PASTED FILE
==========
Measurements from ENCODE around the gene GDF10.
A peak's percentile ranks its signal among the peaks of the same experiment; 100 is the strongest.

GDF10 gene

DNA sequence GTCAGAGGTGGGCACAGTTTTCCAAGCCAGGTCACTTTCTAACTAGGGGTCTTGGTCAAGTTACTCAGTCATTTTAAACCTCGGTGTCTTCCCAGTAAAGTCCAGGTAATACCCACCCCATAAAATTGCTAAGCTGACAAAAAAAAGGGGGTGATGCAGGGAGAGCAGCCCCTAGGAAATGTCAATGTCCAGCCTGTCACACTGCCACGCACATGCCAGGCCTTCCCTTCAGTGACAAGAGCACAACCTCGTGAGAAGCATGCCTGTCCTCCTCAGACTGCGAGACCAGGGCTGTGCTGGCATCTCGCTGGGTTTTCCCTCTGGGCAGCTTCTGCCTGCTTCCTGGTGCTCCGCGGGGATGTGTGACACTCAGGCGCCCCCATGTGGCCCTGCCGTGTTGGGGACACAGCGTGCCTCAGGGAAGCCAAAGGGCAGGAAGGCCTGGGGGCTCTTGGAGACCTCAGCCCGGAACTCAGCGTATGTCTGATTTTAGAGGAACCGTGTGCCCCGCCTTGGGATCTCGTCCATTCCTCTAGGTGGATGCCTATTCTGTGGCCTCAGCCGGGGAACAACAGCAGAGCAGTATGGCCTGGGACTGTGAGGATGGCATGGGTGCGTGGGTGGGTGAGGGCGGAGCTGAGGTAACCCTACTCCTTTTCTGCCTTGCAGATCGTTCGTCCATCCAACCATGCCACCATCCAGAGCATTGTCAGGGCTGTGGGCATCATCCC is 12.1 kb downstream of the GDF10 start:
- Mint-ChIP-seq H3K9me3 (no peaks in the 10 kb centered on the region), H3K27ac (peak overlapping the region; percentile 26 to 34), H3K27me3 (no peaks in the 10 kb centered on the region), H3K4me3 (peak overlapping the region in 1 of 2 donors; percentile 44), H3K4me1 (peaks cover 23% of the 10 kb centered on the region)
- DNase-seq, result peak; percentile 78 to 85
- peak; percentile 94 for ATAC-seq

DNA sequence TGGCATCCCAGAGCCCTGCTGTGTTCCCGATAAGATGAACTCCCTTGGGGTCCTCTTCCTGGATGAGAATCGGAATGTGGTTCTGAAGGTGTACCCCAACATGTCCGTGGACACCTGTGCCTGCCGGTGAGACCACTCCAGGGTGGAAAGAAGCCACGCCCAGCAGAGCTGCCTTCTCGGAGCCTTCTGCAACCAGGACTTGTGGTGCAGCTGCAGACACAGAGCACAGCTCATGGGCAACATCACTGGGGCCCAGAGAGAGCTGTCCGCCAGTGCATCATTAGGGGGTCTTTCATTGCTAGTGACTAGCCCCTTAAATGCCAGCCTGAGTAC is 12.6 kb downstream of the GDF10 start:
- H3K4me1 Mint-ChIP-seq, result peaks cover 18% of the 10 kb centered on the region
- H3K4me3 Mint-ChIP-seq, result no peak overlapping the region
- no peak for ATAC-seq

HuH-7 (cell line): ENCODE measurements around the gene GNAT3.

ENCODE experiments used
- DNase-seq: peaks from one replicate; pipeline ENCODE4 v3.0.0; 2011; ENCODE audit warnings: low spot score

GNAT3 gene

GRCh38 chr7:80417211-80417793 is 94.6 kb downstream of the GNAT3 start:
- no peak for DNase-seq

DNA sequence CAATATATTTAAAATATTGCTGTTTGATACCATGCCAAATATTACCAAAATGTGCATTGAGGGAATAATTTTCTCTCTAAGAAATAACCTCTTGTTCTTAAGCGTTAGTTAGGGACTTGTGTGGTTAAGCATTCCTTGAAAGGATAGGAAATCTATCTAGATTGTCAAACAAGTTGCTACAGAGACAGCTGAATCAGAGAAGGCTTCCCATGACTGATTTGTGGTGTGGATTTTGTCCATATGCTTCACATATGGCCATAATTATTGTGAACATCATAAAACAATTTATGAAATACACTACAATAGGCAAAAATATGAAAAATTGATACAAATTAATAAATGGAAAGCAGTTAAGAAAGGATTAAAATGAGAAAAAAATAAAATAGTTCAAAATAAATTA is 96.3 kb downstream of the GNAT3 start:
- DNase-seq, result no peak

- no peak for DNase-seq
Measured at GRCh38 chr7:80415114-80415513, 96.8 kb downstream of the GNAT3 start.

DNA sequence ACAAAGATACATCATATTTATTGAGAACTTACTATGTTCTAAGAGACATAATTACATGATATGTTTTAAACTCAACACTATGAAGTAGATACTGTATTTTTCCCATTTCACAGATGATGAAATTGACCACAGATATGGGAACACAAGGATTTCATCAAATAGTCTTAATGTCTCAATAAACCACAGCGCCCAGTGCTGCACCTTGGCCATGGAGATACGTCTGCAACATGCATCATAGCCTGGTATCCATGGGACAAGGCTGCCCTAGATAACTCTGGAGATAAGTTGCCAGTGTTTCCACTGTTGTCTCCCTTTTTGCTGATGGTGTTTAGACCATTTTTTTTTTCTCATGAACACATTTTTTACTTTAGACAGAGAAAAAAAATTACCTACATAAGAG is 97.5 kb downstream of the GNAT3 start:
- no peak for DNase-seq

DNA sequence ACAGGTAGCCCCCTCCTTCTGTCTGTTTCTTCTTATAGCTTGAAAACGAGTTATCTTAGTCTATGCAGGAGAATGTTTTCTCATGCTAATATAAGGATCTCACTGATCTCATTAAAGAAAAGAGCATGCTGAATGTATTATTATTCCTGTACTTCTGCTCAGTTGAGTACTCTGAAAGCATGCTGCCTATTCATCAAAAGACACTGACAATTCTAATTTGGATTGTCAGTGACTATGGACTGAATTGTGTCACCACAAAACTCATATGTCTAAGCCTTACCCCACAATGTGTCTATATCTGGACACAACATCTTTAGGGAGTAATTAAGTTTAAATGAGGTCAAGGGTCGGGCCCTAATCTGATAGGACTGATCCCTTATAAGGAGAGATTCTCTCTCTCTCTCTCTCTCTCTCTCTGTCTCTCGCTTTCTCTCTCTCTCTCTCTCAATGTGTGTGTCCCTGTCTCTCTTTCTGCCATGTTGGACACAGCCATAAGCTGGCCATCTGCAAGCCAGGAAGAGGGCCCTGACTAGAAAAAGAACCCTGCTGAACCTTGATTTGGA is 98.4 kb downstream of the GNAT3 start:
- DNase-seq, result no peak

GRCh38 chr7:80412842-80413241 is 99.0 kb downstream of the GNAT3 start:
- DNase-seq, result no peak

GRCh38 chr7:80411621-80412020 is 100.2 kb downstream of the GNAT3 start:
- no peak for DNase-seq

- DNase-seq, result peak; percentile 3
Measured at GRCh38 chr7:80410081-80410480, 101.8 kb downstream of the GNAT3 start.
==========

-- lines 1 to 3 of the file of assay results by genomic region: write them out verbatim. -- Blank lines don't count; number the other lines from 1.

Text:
Measurements from ENCODE around the gene GDF10.
A peak's percentile ranks its signal among the peaks of the same experiment; 100 is the strongest.

GDF10 gene